I have been given the task of reviewing a change request comprising of more than 20 changes, the problem is that we do not / cannot install a version of the software to be evaluated as the development environment cannot be easily re-created or installed. My question is, aside from just reviewing language grammar, is it really effective to review changes just by reading the code instead of by reading, running the code, and reading again?
Where I work, the author of the code changes is responsible for testing that those changes actually work, while the code reviewer is typically responsible for finding any issues with the readability/maintainability of those changes or spotting corner cases the author might not have thought to test for. In general, the reviewer looks for the sort of problems that the author is most likely to miss precisely because he wrote it. So it's completely okay for the reviewer to not test the changes, as long as the original author did test them.
And when the change is not to UI code, there should be unit tests, so it is also the author's responsibility to add or change a test to prove the code works as intended, and actually run the tests to make sure they all still pass. The reviewer will then check for readability/maintainability issues or missed corner cases within that test as well as in the "real" code changes. Though running a subset of the unit tests is so quick and easy that I usually do that myself when I'm reviewing something, even though I technically don't need to.
There are occasions where one of us really wants the reviewer to test it, because it's the sort of UI change that can't be effectively tested in any automated way, and at least two people need to bang on for a minute to prove it didn't break anything. In those cases we explicitly ask the reviewer to do that.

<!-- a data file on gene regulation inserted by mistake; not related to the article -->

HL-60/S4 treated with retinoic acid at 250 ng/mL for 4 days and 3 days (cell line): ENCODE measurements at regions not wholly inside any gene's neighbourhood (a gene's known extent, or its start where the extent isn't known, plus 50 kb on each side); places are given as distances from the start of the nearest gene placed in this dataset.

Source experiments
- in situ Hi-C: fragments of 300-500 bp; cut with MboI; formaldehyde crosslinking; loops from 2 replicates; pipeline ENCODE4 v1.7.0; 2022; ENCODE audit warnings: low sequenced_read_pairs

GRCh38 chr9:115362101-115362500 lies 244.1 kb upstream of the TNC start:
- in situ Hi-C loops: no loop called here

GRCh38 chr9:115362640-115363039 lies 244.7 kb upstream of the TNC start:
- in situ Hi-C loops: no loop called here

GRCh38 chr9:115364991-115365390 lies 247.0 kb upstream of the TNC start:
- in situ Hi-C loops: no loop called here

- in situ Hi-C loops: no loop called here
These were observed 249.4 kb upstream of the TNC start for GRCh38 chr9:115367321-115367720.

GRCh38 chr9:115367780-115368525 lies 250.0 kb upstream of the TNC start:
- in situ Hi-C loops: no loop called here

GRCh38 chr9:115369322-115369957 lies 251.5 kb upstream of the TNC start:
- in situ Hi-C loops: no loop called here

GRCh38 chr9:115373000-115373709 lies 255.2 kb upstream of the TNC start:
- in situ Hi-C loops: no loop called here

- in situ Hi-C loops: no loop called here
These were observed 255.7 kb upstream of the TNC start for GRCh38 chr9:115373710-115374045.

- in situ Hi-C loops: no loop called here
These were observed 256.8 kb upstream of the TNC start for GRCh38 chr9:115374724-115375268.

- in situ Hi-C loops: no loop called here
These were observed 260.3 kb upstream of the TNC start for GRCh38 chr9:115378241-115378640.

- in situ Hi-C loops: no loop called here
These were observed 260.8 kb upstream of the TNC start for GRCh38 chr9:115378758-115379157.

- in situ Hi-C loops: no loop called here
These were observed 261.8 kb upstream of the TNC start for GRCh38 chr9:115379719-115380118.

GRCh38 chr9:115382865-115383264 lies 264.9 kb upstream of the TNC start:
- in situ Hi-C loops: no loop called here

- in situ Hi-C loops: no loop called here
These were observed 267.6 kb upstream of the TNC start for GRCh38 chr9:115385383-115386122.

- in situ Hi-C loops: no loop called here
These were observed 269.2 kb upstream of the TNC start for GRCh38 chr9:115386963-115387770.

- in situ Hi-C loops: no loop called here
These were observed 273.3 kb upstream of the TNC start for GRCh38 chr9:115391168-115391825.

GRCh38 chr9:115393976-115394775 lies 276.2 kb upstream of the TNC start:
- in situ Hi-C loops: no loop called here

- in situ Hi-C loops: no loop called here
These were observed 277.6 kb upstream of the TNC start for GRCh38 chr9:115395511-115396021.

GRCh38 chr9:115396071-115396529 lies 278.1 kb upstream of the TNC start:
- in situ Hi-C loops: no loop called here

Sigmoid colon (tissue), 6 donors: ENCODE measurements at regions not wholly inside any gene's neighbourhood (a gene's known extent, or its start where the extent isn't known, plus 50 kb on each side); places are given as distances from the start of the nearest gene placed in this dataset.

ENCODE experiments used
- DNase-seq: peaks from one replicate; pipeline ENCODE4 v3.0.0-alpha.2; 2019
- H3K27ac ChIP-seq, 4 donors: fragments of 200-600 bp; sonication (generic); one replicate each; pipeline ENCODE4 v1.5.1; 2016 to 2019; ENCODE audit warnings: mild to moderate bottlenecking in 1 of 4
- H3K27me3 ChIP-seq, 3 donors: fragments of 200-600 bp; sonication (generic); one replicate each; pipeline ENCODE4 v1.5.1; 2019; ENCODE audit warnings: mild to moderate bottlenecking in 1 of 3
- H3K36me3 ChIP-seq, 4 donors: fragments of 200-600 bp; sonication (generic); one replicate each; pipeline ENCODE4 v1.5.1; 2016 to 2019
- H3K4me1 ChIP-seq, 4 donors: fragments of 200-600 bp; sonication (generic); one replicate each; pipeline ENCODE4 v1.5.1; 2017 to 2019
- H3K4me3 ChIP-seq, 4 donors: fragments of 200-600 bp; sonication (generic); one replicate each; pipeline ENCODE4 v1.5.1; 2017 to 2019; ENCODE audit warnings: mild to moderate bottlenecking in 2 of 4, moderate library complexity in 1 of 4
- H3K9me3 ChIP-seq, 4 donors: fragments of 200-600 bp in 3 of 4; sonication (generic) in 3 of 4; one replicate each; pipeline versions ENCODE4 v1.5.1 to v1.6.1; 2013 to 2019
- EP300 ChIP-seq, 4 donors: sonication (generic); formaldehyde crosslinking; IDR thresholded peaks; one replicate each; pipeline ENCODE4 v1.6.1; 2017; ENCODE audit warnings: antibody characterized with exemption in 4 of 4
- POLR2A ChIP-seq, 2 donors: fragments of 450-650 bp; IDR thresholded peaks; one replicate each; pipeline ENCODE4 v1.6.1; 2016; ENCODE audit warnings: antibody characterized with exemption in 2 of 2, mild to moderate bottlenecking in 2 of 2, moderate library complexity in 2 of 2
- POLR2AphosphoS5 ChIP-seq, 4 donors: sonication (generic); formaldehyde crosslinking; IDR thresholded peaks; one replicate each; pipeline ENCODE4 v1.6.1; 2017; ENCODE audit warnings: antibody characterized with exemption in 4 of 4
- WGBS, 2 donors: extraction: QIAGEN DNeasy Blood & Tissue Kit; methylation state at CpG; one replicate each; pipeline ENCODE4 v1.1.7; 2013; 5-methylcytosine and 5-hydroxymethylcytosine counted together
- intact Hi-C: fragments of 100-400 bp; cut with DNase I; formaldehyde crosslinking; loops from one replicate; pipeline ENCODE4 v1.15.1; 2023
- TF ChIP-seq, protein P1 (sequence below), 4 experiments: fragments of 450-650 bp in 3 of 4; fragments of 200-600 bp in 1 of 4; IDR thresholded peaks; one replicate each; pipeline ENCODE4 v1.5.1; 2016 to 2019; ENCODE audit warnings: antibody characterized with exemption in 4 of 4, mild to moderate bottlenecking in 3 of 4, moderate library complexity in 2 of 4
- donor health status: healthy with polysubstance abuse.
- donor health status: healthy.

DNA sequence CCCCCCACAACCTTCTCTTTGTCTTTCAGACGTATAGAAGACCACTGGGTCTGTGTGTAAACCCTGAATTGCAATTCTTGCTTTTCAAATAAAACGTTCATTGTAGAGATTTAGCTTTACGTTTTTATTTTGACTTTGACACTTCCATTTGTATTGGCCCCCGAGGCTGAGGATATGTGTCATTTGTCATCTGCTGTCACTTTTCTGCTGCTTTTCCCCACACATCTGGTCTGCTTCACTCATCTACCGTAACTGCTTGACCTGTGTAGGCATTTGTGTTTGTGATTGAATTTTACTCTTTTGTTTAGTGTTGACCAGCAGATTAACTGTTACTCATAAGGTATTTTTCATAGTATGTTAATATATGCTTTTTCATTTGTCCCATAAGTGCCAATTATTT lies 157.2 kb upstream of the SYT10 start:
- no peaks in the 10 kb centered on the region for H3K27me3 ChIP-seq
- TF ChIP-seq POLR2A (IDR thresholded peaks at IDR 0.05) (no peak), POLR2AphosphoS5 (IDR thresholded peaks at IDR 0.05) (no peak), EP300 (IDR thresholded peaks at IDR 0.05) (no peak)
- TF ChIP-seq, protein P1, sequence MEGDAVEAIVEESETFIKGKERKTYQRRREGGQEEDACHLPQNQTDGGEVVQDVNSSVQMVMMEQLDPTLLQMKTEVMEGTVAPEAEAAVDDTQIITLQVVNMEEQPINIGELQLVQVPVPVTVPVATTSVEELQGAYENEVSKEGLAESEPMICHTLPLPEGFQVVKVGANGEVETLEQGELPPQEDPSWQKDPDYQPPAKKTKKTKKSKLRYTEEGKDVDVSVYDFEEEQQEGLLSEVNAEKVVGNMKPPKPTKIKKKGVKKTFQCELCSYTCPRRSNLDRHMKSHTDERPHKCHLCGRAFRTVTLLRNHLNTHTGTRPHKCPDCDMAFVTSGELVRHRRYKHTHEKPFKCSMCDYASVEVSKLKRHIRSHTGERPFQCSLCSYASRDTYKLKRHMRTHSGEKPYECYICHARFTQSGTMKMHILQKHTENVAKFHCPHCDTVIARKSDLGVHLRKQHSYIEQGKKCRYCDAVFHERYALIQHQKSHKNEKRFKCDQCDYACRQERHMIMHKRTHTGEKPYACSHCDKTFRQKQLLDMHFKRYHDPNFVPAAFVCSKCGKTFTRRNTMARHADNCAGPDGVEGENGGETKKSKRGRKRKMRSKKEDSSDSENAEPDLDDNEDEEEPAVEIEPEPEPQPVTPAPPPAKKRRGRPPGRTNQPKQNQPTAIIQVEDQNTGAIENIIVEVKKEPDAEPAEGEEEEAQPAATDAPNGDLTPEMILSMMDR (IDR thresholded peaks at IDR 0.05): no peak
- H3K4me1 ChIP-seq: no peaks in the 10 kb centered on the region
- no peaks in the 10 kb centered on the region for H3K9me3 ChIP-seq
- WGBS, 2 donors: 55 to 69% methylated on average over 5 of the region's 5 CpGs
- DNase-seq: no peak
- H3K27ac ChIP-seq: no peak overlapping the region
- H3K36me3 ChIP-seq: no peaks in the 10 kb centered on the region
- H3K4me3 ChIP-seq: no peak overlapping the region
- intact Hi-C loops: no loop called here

is it really effective to review changes just by reading the code (...)?
If you have enough practice coding you will be able to spot bugs without software/coding environment. It's good practice to read raw text and try to pick out the errors (logic or syntax). It will help you become a stronger programmer.
Code review is mostly about the readability and maintainability of the code. You also have a sanity check on whether the changes relate in any way to the actual change request.
If it confuses the code reviewer it will probably confuse any one who has to amend the code subsequently.
Yes code reviews can pick up other potential bugs, but most of these could be picked up by various source code analysis tools anyway.
The actual major benefit of code reviews is the coders write better code if they know another human is going to read it and ask "why did you stored the sales tax in a field call "bonus"" type questions.
In our team, the style and general coding rules are checked by code analyzers with every build. Therefore when we review the code, mostly the code written by juniors, we try to spot the parts that does not follow the architecture and design patterns because these cannot be checked automatically by tools easily.
We don't run the code because it is mandatory to write tests and have a code coverage above 80%. But we also review the tests as much as the implementation. This is the most beneficial part to discover possible design problems.
If a unit test is not clear and it is bulky, generally the implementation is also not ideal. So we tend to review tests first.